At least 15 schools in Northern Virginia must give their students the option of transferring to other schools this year under the federal No Child Left Behind law, based on standardized test scores to be released today.
The schools, which receive federal funds because they have high proportions of low-income students, are subject to the sanction because they failed to make "adequate yearly progress" on state Standards of Learning exams for the second consecutive year.
To improve one school, Alexandria Superintendent Rebecca Perry moved a principal despite protests.
(Michael DiBari Jr. For The Washington Post)
Counties To Press State on Funding (The Washington Post, Aug 19, 2004)
Schools Chief Gives Praise, Prodding to Businesses (The Washington Post, Aug 19, 2004)
Ex-Pension Trustee Tells of Pressure (The Washington Post, Jul 15, 2004)
Private Role in Education Discussed (The Washington Post, Jul 8, 2004)
Funding for Oyster Recovery Advances (The Washington Post, Jul 8, 2004)
Statewide, 28 percent of schools failed to make adequate progress in the academic year that ended in June -- an improvement over 42 percent the previous year. Ninety-one of the state's 1,805 schools will have to offer children the chance to transfer to a higher-performing school this year.
The federal law's goal is proficiency in math and reading for all students by 2014. Until then, the law requires schools to meet progressively higher targets in SOL test results as they aim at the goal. Meeting those targets is particularly difficult because some groups of students -- low-income students, certain racial groups, special-education children and those with limited English skills -- are tracked separately. If one group falls short, so does the entire school, even if the school's average scores surpass the targets.
Schools that fail to make enough progress for two straight years must create a plan for improvement, and those schools that receive federal funds tied to poverty rates -- called Title I funds -- also must allow students to transfer.
Virginia education officials expressed muted enthusiasm yesterday at the news that more schools had met the testing targets. Along with Virginia politicians, the education officials have been among the law's most vocal critics, charging that it muddies the state's efforts at test-based reform, which began in 1995. The state's Republican-led House of Delegates passed a resolution in January blasting the law, claiming that it will cost the state "literally millions of dollars that Virginia does not have."
In a statement, Gov. Mark R. Warner (D) pledged yesterday to continue to push for "common-sense revisions to the law." He also cited the latest results as evidence of the state's commitment to raising achievement.
"Even with the flaws . . . we had that many schools still meet those benchmarks," state Superintendent Jo Lynne DeMary said, adding that it means "they really are meeting the needs of their children."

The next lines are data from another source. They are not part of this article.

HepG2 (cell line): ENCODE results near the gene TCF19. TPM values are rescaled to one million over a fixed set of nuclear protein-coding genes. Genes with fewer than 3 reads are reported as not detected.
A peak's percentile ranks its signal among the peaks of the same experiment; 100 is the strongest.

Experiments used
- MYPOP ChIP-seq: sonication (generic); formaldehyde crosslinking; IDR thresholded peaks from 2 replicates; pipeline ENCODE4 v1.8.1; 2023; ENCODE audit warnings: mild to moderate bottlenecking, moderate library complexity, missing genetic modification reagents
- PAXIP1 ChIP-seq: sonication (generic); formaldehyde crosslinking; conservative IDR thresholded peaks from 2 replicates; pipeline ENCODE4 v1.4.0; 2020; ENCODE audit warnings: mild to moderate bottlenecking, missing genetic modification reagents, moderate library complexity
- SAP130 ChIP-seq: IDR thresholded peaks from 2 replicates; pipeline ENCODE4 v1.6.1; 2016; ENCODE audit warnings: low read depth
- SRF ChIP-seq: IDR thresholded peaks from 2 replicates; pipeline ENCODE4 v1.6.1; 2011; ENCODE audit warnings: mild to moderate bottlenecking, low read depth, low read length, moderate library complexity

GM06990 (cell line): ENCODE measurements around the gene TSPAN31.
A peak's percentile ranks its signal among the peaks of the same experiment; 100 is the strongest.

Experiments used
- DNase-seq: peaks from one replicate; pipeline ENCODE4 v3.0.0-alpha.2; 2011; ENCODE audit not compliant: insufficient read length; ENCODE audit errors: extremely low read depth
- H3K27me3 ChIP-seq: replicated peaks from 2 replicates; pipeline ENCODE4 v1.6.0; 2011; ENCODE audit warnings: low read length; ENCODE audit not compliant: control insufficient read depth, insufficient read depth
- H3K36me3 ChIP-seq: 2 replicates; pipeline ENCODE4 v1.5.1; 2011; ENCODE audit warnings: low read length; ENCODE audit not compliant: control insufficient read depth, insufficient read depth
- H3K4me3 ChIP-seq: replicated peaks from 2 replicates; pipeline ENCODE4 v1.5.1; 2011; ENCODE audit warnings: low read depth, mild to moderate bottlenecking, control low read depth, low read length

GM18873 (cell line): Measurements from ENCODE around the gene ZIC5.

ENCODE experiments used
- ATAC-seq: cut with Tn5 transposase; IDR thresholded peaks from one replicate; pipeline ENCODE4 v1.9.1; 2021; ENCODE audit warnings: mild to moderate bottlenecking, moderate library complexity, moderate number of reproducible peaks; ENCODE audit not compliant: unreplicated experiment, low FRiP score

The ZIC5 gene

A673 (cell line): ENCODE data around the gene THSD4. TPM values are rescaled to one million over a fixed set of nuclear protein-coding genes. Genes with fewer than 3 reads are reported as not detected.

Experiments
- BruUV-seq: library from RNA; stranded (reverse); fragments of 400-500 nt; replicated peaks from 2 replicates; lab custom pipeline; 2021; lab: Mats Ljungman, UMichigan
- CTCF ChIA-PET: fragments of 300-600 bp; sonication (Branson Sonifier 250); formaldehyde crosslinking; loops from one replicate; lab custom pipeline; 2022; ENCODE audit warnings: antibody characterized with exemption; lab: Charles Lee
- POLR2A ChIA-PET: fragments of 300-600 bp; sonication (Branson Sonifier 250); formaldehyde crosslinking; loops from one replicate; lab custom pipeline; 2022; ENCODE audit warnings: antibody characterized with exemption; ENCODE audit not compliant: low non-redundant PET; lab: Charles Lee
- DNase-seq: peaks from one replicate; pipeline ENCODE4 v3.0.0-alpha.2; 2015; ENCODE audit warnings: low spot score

Because there are scoring and participation requirements for two tests across as many as seven student groups, a school can have to meet as many as 29 targets. DeMary said 90 percent of Virginia schools either made adequate yearly progress or fell short in fewer than four targets -- many involving special-education students or those with limited English skills.
Arlington County School Superintendent Robert G. Smith said the law obscures the line between struggling schools that miss the mark in several categories and those that are doing well for the most part. He said schools that have improved significantly can be tagged with the same label as those that have changed little.
"We're characterizing schools and then putting them in this category as if they're schools you need to escape," he said, adding that the six Arlington schools that will allow students to transfer are quite similar to other county schools and that some are well-known for excellence. "It flies in the face of what parents know in many cases."
State officials, who emphasized that the results were preliminary, noted that more children passed the SOL tests in almost every group. Proponents of the law say it was crafted to bring about just that kind of progress, by forcing schools to report and be held accountable for groups that often have been ignored. But DeMary said Virginia already was headed there.
Last year, Maury Elementary School in Alexandria was the only local school required to allow the transfer option, and 14 percent of the student body exercised it, reducing the school's enrollment to 131. This year marks Maury's third on the list of schools that failed to make progress, meaning that its students must be offered tutoring at public expense.
Alexandria School Superintendent Rebecca L. Perry took aggressive action to improve Maury, including transferring an award-winning principal, Lucretia Jackson, to the school this year despite heated protests from parents at Jackson's former school.